Then I shut down blogger and go on with whatever I'm doing.  Lately that means I get ready for bed.  Maybe I think about the game for a few minutes right before I go to sleep, but as my wife could tell you, I fall asleep in literally seconds after my head hits the pillow.  So there's not a lot of time for thinking then, usually.

But the next day I'll think about it in my transition periods.  On the way to work, on the way home, in spare moments when I'm just able to think and not do other things, I mull over the game.

I've tried to get myself away from my various electronic devices in the last few months.  In part that was because I realized I just wasn't giving myself space to think.  I was too used to firing up the iPad and doing a crossword or reading a book, or listening to some music, or doing anything except giving my mind some room to breathe.

The real revelation came to me one day before work.  In my job, a couple of days a week I walk from one site to another.  It's about a 30 minute walk each way in the open air along the ocean.  Not exactly a chore.  But I always used that time to listen to music or catch up on reading (literally going along with my kindle/iPad and reading while I walked).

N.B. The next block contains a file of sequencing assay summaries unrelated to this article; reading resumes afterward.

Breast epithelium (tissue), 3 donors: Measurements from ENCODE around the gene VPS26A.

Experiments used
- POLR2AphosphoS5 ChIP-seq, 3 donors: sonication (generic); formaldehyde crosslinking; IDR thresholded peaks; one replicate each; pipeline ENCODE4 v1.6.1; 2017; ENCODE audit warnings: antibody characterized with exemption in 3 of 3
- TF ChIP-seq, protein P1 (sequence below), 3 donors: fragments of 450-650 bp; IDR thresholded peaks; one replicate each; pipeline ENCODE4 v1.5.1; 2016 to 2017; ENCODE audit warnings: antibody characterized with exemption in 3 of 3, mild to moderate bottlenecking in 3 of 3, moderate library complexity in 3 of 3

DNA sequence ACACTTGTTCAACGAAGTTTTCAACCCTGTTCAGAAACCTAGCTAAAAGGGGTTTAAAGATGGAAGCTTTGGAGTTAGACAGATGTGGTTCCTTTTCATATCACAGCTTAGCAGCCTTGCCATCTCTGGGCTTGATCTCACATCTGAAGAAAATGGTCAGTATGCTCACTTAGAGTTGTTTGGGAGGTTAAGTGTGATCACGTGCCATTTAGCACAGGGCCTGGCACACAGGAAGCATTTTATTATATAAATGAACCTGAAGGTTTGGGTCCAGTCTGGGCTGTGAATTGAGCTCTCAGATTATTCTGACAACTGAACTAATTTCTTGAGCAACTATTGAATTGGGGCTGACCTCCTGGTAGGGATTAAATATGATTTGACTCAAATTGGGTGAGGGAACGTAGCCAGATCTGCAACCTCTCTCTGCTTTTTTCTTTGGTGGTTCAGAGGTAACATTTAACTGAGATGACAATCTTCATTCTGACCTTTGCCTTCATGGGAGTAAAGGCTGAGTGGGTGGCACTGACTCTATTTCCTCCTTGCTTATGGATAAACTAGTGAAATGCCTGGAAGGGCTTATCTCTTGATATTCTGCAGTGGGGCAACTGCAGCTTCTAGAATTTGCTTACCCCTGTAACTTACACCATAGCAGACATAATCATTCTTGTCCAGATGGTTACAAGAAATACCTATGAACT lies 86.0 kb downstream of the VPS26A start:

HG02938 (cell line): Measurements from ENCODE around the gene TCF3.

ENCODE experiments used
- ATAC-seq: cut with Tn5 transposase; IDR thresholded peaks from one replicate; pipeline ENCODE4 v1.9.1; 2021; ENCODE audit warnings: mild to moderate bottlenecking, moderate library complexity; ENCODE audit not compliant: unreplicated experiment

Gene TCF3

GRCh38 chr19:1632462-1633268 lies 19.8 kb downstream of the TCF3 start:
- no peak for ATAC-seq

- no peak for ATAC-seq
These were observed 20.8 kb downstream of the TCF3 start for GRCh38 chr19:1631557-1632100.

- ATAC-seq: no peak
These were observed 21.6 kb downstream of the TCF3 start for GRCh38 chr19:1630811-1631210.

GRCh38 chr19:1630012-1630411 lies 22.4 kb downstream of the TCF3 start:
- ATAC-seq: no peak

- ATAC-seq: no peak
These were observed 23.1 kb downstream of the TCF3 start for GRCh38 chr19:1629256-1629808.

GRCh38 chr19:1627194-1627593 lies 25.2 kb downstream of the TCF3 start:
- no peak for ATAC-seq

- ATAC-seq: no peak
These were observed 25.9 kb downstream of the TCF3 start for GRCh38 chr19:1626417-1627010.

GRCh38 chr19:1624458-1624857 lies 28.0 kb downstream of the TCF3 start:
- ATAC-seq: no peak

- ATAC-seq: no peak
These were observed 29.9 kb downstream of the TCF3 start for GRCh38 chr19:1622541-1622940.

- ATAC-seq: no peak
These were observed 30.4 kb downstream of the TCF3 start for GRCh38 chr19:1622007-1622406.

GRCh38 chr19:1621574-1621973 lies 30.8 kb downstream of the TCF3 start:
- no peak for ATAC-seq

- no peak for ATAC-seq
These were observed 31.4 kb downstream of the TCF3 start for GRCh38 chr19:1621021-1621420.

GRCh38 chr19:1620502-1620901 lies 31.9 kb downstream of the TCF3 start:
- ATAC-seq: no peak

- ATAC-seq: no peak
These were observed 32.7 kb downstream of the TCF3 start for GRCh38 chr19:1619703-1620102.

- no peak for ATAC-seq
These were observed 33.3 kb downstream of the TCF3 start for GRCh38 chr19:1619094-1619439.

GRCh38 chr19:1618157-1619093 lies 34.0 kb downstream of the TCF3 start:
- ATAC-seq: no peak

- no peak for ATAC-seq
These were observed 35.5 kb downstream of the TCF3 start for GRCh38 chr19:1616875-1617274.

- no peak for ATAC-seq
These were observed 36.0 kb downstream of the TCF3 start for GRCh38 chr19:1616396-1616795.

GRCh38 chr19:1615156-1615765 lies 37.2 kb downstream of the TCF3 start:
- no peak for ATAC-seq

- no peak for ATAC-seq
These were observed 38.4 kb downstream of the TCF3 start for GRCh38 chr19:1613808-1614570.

Then one day I was walking and for some reason I didn't get my iPad out.  I just decided to be present with the walk and take in the surroundings.  I've walked past all of this stuff hundreds of times, so there's not a lot new to notice.  So what happened?  My brain actually started working.  It wanted to fill up the space that I usually fill up for it, and what it focused on was the game I'd been working on in my spare time.

In that half-hour walk I had two or three ideas that positively dwarfed the progress I'd made in several sessions of sitting down and trying to grind my way through solving the problems in the game.  I was elated with what had come out.

So I decided I would make sure I gave myself more time like that to let my mind wander a bit.  I might give it a nudge in a direction I want (how to make today's game work, for example), but I ultimately just give it some space.

Often, when I sit down in the evening to write up my post, I don't actually have a good idea for a game yet.  Maybe I've had some thoughts in the day.  Usually I've discarded most of them for one reason or another.

So I just sit down and start typing.  So far, in that process, something has always eventually come out.  Looking back at my post list, every game I've written so far was substantially different when I started writing than when I finished writing.  Even if I had an idea, it had always changed (sometimes completely) by the time I published the post.

When I write, I find myself laughing at the way the ideas come out and with just the weird situations I can imagine while people are playing them (Volcano of the Gods and Today's Hero especially).  When I get done writing I'm usually invigorated and excited, and I just want to literally dance around and let that excitement flow.  I think my wife thinks I'm crazy.

It's been a great project for me so far.  1 week down, 53 to go.  :)